Leukemia cells show sensitivity to restriction of BCL2 and BTK with the combination of venetoclax and ibrutinib.
Inhibiting both Bruton's Tyrosine Kinase (BTK) and B-cell lymphoma 2 (BCL2) with ibrutinib and venetoclax showed promise in treating myeloid and lymphoid leukemia, according to the results of a study (abstract 214) by Christopher A. Eide and colleagues from the Howard Hughes Medical Institute, Portland, Oregon, presented at the American Society of Hematology (ASH) 2018 Annual Meeting & Exposition, held December 1–4 in San Diego.
Genetic and epigenetic variability make the identification of targeted therapies for cancer challenging. Large-scale sequencing studies have demonstrated a gamut of mutations in cancer, meaning that combinations of agents are needed for treatment. “Combinatorial approaches will also be critical for combating the emergence of genetically heterogeneous subclones, rescue signals in the microenvironment, and tumor-intrinsic feedback pathways that all contribute to disease relapse,” wrote the authors.
The investigators utilized a functional ex vivo screening assay to identify small-molecule targeted inhibitors and inhibitor combinations showing selective efficacy vs broad categories of leukemia. They isolated primary mononuclear cells from 588 leukemia patients and plated these samples in the presence of a panel of more than 120 single-agent inhibitors or combinations representing several drug classes. The combinations were drug pairs that targeted non-overlapping biological pathways and consisted of different classes of drugs. The team determined IC50 and area under the curve (AUC) values using probit-based regression for each response curve. Disease status was based on chart review. Single and combination drug treatment IC50 and AUC values were compared within groups via statistical analysis.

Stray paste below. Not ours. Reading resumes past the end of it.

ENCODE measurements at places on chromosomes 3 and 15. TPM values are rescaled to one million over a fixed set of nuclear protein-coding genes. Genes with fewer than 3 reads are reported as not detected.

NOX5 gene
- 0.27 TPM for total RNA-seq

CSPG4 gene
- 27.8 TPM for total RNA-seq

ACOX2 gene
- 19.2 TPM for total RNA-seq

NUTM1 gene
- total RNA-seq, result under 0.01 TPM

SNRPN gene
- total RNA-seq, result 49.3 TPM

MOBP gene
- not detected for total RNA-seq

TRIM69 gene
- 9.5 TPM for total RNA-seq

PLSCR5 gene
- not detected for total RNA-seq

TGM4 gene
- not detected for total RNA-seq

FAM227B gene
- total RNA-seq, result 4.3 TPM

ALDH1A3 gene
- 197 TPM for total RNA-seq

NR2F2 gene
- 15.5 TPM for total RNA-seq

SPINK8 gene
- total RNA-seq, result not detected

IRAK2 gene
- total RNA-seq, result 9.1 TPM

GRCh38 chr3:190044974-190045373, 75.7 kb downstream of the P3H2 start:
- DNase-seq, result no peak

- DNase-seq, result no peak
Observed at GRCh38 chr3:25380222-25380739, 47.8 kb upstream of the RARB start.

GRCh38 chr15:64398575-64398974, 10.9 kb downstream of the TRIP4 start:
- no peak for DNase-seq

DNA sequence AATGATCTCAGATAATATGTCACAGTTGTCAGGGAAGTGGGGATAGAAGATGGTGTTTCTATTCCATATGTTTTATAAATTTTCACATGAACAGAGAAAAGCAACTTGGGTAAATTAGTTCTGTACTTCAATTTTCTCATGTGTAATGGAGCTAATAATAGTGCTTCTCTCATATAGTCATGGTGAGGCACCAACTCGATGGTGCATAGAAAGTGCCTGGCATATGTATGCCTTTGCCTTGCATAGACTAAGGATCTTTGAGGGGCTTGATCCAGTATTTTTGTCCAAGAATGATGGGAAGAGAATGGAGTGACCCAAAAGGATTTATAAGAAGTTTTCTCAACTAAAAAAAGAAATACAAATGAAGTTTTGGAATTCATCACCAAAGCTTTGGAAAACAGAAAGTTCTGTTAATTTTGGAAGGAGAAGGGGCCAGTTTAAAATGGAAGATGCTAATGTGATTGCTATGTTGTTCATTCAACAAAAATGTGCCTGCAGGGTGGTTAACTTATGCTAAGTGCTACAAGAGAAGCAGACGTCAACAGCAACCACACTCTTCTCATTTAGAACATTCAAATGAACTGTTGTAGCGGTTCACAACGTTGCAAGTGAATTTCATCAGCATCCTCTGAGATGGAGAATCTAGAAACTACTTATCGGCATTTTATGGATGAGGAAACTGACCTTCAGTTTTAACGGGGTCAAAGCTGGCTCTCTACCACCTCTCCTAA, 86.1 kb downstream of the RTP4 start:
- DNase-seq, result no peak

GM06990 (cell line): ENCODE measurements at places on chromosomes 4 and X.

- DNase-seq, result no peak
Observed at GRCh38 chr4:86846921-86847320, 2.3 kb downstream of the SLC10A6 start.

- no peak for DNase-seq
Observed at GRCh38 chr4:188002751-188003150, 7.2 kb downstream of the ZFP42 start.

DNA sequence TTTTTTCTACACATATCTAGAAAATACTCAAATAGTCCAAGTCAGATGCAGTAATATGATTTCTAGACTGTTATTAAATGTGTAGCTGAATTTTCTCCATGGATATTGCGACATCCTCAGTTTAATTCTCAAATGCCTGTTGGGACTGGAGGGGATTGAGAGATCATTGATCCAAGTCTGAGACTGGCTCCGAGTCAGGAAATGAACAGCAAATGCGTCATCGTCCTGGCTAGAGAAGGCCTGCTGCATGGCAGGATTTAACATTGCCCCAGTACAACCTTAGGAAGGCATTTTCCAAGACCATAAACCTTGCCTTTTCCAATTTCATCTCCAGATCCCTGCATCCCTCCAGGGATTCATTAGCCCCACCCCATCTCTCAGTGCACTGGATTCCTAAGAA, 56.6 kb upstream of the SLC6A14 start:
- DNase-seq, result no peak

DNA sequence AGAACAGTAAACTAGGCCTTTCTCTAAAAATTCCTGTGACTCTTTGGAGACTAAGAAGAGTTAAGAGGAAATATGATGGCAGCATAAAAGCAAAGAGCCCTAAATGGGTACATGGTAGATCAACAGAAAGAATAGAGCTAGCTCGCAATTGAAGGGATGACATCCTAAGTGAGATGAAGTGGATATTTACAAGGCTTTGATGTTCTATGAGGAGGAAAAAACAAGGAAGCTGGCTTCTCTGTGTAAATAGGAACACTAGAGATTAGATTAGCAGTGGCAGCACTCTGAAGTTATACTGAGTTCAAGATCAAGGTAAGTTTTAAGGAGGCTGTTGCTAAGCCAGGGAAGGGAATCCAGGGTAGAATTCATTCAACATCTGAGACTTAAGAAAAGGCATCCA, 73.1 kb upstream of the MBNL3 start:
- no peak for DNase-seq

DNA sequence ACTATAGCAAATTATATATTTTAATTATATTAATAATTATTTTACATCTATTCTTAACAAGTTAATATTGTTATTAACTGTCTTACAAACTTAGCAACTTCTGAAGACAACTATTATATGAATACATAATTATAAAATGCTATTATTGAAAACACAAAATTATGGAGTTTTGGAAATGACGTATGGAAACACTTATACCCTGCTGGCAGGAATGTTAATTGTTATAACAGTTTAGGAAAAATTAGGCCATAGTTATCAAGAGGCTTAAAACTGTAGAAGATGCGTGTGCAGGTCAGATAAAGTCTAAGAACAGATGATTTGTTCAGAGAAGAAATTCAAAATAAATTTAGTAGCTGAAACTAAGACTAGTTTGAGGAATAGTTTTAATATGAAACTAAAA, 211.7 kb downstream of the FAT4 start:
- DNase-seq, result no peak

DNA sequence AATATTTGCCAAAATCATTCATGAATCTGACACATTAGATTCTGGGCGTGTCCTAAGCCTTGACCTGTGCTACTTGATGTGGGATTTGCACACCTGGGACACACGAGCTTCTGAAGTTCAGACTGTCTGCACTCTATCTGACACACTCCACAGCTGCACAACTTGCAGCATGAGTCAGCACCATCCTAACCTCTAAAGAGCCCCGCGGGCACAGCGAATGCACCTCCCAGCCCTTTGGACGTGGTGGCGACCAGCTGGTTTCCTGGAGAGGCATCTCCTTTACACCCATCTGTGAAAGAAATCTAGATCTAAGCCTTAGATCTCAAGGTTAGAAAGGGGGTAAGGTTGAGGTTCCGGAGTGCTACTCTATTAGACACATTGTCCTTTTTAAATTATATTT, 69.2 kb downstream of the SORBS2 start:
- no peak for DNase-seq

In 588 leukemia patients, the team discovered that the combination of venetoclax and ibrutinib was more beneficial than either agent on its own for malignancies such as acute myeloid leukemia (AML), acute lymphoblastic leukemia, and chronic lymphocytic leukemia. Expanded analyses of combination sensitivity in AML patients demonstrated no significant links with age, gender, or European LeukemiaNet (ELN) prognostic risk. When comparing samples using disease-treatment status, the researchers found a marginally increased sensitivity in samples obtained from patients with relapsed/refractory AML (n=42) vs newly diagnosed AML (n=115), as indicated by both AUC and IC50 (P = .028 and .026, respectively). Using an expanded combination matrix involving AML cell lines, the team observed synergy with respect to most drug-pair concentrations.
“Both myeloid and lymphoid-derived primary leukemia cells show sensitivity to [the] combined inhibition of BCL2 and BTK with the combination of venetoclax and ibrutinib, suggesting this drug pair may have broad therapeutic indications,” concluded the authors.
In an exclusive interview with Cancer Network, Zaneta Nikolovska-Coleska, MS, PhD, associate professor in the department of pathology and director of the Molecular and Cellular Biology Graduate Program at the University of Michigan Medical School, discussed the study’s implications. “It’s a very important and timely study because both of the drugs tested-ibrutinib and venetoclax-are FDA-approved drugs and already available to patients,” she said. “This study using functional ex vivo screening of patient samples provided preclinical data that when these drugs are used in combination, there is a synergistic effect across broad categories of leukemia. The researchers were also looking for clinical and genetic features and analyzed their associations and correlations with the drug combination sensitivity. Hopefully, these results will allow clinicians to identify potential biomarkers or criteria that will enable them to select patients who will benefit most from this combination treatment. Ongoing clinical trials of ibrutinib and venetoclax combination treatment reported promising clinical activity in patients with chronic lymphocytic leukemia. Thus, the presented study is paving the way for the development of new clinical trials, and potentially this combination could be expanded for use in myeloid- and lymphoid-derived leukemia.”